Pile of Scrap Ep. 19: ISRI Convention Mastermind – Chuck Carr
If there’s one thing the Institute of Scrap Recycling Industries (ISRI) is known for, it’s their conventions. Chuck Carr, mastermind behind the industry’s biggest event of the year, talks with John Sacco about the significant benefits ISRI’s conventions can bring to your business. Although networking is number one on that list, the keynote speakers and the educational programs make it a guarantee that this event won’t disappoint.
Watch this episode of Pile of Scrap here.
Chuck Carr and John Sacco
Introduction: The following is an original audio series from Sierra International Machinery with your host John Sacco.
John Sacco: Hello, hello, hello, and welcome to another episode of Pile of Scrap. And today, I'm with Chuck Carr. Everything convention ISRI – Chuck Carr.
Chuck Carr: Thank you very much for the opportunity.
John: Chuck, you know what, thanks for being here. Thanks for coming on. You know, I find the ISRI convention for Sierra is the most important show we do all year, okay?
John: As a former chairman of ISRI – to understand the workings of – it's really an amazing feat and you have taken this convention to whole ‘nother levels. So, my first question to you is – give us a brief background to all the events you deal with at ISRI besides the convention and everything in that respect.
Chuck: Well, in the process, John's only telling part of the story because he's been a convention – or ISRI Chair. He's been involved in the workings of the convention before, so he knows a lot of the background here that we'll probably talk about. I came to work for ISRI in 2003 to do Communications and immediately picked up the convention and membership and several other departments that all were sort of interrelated and began working on ways that we could start building a convention that better met the needs of the – of the ISRI members, working with John and with his predecessors. And, we've been able to take a convention that, well, my first year was, do you remember the Mirage Hotel?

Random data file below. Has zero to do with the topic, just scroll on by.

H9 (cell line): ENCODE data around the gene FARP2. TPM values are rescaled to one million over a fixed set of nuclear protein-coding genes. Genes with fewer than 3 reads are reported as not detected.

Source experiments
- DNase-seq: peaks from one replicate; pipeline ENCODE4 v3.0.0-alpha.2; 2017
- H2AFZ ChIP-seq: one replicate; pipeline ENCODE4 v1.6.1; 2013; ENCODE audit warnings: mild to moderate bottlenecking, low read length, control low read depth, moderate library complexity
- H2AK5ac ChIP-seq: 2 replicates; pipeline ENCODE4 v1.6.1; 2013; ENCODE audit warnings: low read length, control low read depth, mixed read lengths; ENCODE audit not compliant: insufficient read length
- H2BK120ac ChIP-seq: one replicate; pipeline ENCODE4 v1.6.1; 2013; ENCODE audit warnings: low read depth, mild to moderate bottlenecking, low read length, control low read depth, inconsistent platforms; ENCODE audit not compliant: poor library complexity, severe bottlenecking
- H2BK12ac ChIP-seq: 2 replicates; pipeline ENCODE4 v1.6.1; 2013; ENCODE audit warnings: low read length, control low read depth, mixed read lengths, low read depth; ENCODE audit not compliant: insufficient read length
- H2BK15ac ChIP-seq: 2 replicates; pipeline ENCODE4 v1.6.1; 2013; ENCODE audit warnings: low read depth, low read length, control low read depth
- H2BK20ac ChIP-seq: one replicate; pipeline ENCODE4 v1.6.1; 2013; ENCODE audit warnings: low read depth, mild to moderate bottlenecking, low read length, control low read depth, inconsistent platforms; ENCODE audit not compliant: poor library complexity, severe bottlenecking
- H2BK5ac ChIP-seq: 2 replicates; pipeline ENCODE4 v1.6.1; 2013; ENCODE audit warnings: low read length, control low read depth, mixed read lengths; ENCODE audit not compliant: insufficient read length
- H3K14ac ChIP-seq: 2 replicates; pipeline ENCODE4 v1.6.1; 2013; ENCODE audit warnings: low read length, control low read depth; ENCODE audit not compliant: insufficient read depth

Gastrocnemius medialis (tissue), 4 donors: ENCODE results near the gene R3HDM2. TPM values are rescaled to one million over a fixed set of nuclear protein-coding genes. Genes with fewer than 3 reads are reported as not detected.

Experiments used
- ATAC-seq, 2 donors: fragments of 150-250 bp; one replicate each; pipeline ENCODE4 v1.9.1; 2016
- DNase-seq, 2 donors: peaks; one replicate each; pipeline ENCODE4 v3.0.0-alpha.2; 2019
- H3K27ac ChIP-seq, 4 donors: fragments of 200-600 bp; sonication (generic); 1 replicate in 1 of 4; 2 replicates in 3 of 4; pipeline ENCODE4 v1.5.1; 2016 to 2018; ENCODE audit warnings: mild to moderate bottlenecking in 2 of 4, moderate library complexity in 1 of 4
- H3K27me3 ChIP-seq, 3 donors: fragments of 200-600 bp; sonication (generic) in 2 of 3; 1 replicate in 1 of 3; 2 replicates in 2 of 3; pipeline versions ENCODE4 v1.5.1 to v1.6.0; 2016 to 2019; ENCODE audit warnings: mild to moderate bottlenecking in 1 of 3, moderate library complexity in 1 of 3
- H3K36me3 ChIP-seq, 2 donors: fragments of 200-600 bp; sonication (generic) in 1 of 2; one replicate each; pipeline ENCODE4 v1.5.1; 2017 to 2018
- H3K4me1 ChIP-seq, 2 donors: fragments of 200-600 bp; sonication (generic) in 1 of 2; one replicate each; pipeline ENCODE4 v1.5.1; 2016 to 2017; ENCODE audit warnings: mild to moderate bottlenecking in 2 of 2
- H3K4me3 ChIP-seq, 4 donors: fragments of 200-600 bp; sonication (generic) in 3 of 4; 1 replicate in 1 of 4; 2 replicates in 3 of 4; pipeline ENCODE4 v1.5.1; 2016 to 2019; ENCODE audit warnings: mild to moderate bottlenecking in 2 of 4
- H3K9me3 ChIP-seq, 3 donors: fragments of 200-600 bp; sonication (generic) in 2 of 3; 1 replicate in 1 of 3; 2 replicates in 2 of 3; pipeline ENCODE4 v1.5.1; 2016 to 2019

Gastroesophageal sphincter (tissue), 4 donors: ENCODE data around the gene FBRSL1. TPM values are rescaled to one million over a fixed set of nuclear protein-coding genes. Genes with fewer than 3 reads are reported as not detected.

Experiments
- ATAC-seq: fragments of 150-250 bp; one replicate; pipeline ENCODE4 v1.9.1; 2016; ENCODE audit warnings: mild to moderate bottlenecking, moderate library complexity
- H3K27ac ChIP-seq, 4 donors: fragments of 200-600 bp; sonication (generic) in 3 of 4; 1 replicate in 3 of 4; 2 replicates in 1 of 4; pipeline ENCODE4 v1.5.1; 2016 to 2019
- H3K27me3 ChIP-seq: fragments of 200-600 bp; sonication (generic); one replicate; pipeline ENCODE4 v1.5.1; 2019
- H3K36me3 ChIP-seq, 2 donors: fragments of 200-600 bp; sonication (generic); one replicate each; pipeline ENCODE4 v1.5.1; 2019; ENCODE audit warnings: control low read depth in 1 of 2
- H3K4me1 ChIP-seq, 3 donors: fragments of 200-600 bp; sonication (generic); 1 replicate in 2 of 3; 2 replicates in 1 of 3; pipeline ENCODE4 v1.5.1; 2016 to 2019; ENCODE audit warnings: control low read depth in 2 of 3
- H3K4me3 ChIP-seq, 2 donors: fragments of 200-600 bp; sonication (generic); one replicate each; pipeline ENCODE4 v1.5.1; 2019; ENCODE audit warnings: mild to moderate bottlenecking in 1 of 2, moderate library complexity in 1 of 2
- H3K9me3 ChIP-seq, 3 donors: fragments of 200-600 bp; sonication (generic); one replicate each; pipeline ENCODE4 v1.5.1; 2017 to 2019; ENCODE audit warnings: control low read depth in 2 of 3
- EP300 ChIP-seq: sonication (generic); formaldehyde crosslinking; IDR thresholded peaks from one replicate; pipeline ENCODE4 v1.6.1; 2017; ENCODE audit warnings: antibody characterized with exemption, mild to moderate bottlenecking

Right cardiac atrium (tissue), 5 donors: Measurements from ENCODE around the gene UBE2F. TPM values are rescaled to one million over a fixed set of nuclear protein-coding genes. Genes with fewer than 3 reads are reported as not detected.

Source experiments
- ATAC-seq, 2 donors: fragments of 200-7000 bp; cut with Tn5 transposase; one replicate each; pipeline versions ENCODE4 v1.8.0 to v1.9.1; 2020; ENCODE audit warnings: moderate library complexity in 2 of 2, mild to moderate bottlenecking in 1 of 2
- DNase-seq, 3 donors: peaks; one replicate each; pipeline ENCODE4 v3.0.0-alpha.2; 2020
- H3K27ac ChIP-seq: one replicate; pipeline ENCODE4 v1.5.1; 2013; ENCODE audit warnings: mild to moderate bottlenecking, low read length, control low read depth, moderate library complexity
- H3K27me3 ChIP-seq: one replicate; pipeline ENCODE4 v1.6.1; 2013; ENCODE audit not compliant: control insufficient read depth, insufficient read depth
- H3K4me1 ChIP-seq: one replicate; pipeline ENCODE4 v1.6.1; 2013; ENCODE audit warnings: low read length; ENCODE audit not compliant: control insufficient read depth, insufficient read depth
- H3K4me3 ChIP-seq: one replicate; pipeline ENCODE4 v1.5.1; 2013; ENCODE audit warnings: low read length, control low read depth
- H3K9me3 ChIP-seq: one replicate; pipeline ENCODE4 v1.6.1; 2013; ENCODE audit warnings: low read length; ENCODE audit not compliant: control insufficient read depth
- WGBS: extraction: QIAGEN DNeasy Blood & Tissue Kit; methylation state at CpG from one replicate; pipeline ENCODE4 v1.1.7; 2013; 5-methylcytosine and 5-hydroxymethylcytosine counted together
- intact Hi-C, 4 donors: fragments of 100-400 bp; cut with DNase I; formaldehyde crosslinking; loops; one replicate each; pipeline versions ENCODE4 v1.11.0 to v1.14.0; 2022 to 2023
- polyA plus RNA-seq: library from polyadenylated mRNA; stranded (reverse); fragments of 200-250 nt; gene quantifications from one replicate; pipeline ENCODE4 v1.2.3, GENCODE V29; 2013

Chuck: So, we were in the Mirage in a 90,000 square foot ballroom and fit every exhibitor we had in that 90,000 square feet.
John: And, today we are what?
Chuck: Today, we're in a 360,000 gross square foot space.
John: Four times the size.
Chuck: More than four times the size, actually. And, it's a little bit more than 360,000. More than that, we sold out a space in January this year.
John: We need more space.
Chuck: We need more people and we need more space.
John: Well, that's awesome. So, you come on to Communications and then all of a sudden you sunk your teeth into convention and then it's been your child at staff. You run the convention. You get everything: the numbers and all that. Tell us from your first convention that you ran to today, the dramatic changes in the convention itself. Besides floor space. What other things?